Tennis

Andy Murray into last 16 after Lopez win

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Could it merely be a coincidence, or perhaps something more, that the last time Andy Murray beat Feliciano Lopez it was on the way to claiming his first Grand Slam at the US Open back in 2012.

Back then the Brit finally came through their third round encounter after four gruelling sets which included three tie breaks. Thankfully for Murray, today’s (Saturday) clash at the Australian Open was a rather more straight forward one.

After a sluggish start Murray simply got better and better to come through his toughest test of the first week, eventually racing to a 7-6(2) 6-4 6-2 victory in two hours 15 minutes on the Hisense Arena.

There were plenty of signs that Murray is a contender, along with favourites Rafael Nadal and Novak Djokovic, to claim the first major of the year a week tomorrow.

Murray was almost faultless in set's two and three as he soundly dispatched world number 26 Lopez to set up a somewhat favourable last 16 match with Frenchman Stephane Robert, the first man ever to make the fourth round after qualifying as a “lucky loser”.

Victory in that match would set up the potential prospect of having to beat Roger Federer, Nadal and then Djokovic back to back to claim the title down under, however Murray more than most will know there’s still more than a long way to go.

"I’ve made a good start, today was beautiful conditions to play in and we get to play in front of a full crowd when it’s like this,” said Murray after the match. “Ever since I was 18 I’ve had a lot of support here and I’ll need it if I want to go further”

The Brit’s victory over Lopez means he is now on a 13-match winning streak against left-handed players, a statistic he gives great credit to his brother Jamie for.

“I grew up playing with my brother who is a lefty so I had a lot of practise returning lefty serves when I was younger which helps,” he added.

A cagey start saw the first two games go against serve, as Murray recovered from an early break against him to level the match at 1-1.

Both players struggled to find their first serve, with the match there for taking. There were a few worrying signs as Murray didn’t look comfortable and began to reach for his back as if there was a problem, however Lopez couldn’t take advantage.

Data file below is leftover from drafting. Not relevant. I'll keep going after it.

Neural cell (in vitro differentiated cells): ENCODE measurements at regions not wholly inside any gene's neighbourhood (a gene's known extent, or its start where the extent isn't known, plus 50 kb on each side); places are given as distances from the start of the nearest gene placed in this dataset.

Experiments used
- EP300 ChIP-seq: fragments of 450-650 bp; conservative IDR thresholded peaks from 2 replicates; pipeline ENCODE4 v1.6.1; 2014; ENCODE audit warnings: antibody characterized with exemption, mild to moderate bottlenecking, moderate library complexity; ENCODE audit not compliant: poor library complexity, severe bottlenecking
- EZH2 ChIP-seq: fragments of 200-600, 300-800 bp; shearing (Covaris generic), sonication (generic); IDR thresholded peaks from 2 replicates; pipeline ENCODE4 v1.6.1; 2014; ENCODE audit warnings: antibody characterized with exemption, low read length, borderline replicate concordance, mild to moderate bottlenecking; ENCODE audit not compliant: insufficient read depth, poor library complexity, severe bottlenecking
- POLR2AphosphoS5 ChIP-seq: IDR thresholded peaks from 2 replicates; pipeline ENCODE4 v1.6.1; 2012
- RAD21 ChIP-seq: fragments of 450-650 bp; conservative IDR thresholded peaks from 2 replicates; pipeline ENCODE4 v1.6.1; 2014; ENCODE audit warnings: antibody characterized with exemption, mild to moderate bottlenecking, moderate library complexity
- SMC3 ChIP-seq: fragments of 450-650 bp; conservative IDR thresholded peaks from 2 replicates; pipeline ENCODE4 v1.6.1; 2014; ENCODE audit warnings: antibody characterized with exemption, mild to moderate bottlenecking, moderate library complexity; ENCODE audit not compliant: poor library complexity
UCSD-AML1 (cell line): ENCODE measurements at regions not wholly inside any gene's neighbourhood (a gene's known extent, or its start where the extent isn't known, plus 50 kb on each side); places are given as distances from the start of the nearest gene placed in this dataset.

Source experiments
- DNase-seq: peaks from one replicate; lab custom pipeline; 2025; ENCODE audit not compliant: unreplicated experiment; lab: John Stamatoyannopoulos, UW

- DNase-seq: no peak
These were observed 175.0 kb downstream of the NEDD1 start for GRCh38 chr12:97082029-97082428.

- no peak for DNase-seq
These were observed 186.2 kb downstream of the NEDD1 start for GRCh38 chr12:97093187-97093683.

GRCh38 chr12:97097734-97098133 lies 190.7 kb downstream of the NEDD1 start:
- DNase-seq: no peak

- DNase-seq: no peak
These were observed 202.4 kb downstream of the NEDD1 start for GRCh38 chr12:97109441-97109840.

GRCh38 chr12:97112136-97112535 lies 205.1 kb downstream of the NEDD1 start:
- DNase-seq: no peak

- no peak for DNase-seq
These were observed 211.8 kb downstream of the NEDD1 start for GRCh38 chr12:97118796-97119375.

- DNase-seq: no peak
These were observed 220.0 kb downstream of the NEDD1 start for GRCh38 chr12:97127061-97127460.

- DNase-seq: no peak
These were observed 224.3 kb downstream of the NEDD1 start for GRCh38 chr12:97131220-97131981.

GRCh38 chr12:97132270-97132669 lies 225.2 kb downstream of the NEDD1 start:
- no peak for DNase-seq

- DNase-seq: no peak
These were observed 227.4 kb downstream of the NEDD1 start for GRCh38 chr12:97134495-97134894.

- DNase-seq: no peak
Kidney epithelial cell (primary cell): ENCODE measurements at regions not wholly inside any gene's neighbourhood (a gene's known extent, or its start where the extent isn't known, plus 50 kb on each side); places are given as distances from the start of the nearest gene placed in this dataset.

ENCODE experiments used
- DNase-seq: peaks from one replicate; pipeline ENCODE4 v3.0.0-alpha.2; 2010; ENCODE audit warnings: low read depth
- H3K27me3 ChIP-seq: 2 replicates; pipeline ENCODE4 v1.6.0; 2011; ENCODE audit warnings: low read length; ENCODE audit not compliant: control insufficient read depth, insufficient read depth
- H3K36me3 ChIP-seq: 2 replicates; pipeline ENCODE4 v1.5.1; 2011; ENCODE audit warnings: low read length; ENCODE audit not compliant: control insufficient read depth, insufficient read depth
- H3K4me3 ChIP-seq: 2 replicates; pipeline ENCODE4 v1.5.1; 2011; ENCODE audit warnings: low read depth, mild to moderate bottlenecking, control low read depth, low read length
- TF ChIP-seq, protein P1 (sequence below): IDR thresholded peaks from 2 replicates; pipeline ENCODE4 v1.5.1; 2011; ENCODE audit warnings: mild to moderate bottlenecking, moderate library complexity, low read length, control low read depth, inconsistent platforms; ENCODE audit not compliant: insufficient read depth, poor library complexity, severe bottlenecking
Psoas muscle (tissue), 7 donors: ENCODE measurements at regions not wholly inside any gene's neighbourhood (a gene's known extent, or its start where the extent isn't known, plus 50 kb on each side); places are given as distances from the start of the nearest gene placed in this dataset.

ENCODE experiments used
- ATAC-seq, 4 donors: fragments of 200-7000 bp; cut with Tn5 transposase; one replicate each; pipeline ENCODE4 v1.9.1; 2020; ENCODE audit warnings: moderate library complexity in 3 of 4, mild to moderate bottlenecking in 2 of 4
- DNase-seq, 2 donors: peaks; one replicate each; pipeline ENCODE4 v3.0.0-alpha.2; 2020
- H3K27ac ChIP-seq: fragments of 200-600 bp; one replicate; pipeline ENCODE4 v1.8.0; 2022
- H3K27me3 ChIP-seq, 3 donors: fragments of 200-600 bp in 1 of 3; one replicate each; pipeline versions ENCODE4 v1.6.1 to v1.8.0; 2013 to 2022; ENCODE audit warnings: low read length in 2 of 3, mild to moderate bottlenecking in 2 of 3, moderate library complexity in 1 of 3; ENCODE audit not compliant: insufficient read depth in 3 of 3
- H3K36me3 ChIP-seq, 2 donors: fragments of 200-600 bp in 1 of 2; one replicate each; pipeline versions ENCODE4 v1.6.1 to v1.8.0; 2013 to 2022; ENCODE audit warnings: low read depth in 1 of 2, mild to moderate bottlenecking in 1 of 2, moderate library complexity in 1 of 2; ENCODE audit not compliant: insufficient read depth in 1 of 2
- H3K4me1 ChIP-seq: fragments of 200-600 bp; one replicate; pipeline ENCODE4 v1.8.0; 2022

At 3-2 Murray sensed an opportunity, but was helpless as four break points passed him by, each time the Spaniard came up with the goods on serve to bail himself out of trouble.

Both then held with relative ease before Murray again upped the ante at 6-5, forcing Lopez to fend set point on two separate occasions; however in the unpredictability of the tie break Murray showed no signs of easing off playing his best tennis of the match to take it 7-2.

With momentum on his side Murray carried it into the second set, where he claimed a decisive break in the opening game. In some ways Lopez was his own worst enemy going abruptly off the boil as his game began to leak errors.

From that point on the Spaniard did his best to hang in but Murray was dominant, finding a perfect rhythm on serve. As Murray came to serve for the set at 5-4 Lopez had a sniff of breaking back at 15 -30, however the Brit quickly slammed the door to double his set advantage.

The third set followed a similar pattern as Murray broke once again in the first game, with Lopez quickly running out of ideas. There was no let up from Murray who won 92% of points behind his first serve in the final set, giving Lopez little chance to break back.

In the fifth game Murray landed the killer blow, breaking the Lopez serve to love which he was now reading with little difficulty. Three aces in the following game from Murray made it 5-1 before Lopez made him serve out the match, where the Brit booked his place in the second week.

So is it a coincidence that pair met when Murray won his first Slam? Yes, it probably is. However, if the Brit is triumphant in the upcoming week, he won’t mind seeing Lopez again in other majors to come.

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Topics:
Tennis
Australian Open
Andy Murray

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This article has been written by a member of the GiveMeSport Writing Academy and does not represent the views of GiveMeSport.com or SportsNewMedia. The views and opinions expressed are solely that of the author credited at the top of this article. GiveMeSport.com and SportsNewMedia do not take any responsibility for the content of its contributors.

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